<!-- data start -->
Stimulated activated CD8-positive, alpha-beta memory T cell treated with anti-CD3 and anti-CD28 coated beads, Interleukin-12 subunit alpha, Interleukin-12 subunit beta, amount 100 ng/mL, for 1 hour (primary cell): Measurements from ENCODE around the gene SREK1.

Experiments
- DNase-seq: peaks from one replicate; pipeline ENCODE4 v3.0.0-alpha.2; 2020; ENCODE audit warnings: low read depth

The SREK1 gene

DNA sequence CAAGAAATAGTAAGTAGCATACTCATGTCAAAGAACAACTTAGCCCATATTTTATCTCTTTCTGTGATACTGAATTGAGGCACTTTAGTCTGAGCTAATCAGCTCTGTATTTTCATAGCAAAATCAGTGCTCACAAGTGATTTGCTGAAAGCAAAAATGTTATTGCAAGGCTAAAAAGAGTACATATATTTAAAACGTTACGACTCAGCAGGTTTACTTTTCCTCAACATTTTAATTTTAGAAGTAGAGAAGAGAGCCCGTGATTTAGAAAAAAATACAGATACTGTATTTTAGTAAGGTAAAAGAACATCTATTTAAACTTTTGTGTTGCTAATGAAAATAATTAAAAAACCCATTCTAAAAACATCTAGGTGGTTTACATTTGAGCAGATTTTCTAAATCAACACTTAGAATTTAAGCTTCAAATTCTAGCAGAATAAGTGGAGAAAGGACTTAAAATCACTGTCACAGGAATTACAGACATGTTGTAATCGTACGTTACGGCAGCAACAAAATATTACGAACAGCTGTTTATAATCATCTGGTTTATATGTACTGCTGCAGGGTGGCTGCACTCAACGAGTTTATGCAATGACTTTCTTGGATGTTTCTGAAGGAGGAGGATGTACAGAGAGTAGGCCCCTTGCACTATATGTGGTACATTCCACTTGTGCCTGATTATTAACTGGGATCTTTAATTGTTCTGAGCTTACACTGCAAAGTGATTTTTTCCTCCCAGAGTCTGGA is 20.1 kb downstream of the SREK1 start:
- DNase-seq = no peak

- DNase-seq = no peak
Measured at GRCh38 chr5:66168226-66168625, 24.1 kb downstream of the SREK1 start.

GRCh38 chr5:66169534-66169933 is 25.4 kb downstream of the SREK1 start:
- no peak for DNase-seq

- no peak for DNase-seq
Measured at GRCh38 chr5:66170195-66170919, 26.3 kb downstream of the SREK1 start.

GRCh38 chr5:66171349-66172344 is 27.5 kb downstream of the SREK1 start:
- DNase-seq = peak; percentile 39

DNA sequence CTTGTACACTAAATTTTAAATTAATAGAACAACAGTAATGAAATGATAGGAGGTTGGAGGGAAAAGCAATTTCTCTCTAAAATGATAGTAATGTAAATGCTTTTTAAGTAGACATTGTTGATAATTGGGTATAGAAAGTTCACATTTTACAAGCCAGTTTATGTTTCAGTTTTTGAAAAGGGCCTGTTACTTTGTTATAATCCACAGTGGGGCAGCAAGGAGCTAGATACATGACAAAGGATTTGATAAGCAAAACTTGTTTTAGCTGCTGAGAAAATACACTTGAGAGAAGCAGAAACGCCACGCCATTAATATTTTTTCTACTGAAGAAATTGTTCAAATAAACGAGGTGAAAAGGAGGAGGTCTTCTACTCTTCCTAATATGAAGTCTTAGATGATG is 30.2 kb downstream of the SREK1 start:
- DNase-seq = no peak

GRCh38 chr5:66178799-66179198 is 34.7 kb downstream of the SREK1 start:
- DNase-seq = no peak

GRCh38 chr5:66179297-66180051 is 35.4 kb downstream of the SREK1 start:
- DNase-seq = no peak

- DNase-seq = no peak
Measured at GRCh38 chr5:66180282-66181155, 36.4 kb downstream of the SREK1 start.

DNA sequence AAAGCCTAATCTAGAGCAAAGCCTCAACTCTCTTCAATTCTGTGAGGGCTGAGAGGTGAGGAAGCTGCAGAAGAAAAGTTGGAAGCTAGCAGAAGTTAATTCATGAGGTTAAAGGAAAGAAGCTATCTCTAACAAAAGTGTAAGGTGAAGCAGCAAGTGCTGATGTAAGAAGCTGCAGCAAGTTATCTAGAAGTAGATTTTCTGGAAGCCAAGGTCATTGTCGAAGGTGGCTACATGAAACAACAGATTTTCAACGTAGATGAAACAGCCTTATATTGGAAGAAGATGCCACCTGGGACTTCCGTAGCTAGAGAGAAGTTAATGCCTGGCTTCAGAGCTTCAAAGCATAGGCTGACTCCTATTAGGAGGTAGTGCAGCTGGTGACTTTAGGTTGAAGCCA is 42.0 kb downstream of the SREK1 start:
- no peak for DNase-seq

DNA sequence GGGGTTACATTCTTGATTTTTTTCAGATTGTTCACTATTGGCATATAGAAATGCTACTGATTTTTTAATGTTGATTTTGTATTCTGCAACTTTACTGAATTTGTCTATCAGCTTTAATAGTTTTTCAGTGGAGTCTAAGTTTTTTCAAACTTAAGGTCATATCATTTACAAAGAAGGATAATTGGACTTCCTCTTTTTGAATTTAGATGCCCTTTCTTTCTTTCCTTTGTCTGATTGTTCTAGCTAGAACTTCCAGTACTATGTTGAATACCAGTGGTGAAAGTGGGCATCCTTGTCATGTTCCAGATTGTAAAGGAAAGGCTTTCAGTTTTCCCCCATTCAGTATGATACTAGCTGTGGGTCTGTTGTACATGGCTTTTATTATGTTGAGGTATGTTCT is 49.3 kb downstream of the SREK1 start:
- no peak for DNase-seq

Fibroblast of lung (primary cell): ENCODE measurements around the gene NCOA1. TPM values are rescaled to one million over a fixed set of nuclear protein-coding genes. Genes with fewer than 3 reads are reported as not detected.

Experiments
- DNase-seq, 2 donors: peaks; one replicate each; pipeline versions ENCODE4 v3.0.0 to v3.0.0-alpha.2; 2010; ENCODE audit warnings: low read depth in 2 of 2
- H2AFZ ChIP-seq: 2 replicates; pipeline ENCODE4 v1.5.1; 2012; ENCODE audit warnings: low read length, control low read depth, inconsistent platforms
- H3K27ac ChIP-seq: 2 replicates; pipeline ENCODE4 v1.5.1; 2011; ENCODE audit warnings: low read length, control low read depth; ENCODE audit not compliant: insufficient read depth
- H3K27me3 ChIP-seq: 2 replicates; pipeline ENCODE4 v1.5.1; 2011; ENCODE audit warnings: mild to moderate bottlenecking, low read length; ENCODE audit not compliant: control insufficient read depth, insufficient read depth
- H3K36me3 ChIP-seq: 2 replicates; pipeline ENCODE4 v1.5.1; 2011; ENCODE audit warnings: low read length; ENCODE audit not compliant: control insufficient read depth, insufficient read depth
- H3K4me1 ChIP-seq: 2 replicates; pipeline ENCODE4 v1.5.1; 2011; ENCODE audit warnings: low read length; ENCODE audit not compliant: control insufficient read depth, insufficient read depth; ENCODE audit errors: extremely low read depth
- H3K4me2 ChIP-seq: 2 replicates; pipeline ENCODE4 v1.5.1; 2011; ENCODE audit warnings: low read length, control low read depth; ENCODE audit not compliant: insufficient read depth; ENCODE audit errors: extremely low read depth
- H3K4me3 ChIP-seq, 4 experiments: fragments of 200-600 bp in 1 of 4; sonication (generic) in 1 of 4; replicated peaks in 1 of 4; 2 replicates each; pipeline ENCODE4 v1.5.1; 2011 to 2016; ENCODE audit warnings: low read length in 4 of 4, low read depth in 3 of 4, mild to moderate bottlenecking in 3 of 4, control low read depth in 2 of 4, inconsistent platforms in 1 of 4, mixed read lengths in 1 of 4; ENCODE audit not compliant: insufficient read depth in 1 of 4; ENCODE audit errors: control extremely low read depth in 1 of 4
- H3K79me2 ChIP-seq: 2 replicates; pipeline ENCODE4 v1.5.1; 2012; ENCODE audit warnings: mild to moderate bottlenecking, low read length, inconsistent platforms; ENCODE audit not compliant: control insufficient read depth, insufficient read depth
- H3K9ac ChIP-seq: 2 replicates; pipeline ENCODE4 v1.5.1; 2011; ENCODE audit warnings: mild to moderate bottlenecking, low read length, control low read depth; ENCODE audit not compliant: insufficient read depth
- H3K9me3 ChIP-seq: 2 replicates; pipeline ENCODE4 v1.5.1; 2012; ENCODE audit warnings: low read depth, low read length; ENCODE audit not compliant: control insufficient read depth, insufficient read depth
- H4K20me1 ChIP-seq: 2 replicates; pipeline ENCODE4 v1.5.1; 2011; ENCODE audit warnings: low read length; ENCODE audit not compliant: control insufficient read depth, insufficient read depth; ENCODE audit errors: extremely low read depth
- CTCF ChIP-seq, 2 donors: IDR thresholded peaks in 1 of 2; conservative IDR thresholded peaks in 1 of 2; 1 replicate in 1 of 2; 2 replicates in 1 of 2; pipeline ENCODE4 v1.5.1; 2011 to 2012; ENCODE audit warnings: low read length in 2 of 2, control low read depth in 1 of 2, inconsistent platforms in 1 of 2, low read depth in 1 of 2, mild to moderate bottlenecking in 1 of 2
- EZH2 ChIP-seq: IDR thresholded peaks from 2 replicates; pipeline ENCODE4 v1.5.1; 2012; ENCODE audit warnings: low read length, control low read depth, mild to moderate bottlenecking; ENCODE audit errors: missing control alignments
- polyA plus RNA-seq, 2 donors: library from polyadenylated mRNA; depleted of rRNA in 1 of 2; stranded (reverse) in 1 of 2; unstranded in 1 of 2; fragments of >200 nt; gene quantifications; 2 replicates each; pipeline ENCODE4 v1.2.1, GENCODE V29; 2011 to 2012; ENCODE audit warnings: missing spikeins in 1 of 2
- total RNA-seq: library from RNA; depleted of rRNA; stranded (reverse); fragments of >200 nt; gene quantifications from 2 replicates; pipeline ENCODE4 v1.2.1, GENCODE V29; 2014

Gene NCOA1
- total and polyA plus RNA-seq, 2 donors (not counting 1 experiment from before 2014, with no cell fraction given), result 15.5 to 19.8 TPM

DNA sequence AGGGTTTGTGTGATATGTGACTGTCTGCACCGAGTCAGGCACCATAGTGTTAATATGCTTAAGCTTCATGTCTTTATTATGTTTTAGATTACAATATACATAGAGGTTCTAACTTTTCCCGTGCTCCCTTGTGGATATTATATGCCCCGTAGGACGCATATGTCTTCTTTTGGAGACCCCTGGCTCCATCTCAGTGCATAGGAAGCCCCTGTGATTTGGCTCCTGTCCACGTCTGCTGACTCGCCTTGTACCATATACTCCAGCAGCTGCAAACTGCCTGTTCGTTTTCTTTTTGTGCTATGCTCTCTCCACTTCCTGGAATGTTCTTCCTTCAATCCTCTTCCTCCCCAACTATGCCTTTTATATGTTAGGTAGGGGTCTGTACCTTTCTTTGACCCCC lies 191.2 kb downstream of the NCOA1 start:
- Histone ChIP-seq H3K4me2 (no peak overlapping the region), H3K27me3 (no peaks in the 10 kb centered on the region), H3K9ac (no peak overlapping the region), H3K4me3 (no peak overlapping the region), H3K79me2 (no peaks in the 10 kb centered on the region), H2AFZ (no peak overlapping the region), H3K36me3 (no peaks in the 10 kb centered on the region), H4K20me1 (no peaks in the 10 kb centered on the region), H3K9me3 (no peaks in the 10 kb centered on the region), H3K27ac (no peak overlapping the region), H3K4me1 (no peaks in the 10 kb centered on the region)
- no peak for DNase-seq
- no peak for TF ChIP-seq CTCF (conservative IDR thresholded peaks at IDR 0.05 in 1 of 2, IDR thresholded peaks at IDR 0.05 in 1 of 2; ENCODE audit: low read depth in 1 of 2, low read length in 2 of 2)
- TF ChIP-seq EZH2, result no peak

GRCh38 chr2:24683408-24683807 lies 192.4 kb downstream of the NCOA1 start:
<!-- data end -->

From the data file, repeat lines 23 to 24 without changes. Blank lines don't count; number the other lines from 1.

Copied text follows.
DNA sequence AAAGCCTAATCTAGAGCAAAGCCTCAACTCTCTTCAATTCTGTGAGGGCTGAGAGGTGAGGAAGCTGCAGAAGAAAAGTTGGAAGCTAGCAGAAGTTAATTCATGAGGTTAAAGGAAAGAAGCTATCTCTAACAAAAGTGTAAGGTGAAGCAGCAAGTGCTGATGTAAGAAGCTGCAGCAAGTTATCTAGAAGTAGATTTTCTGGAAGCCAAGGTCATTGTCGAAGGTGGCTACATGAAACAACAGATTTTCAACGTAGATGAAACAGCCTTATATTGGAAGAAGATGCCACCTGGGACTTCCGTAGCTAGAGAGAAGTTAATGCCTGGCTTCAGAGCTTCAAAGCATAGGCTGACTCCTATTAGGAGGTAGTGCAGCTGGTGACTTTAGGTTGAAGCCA is 42.0 kb downstream of the SREK1 start:
- no peak for DNase-seq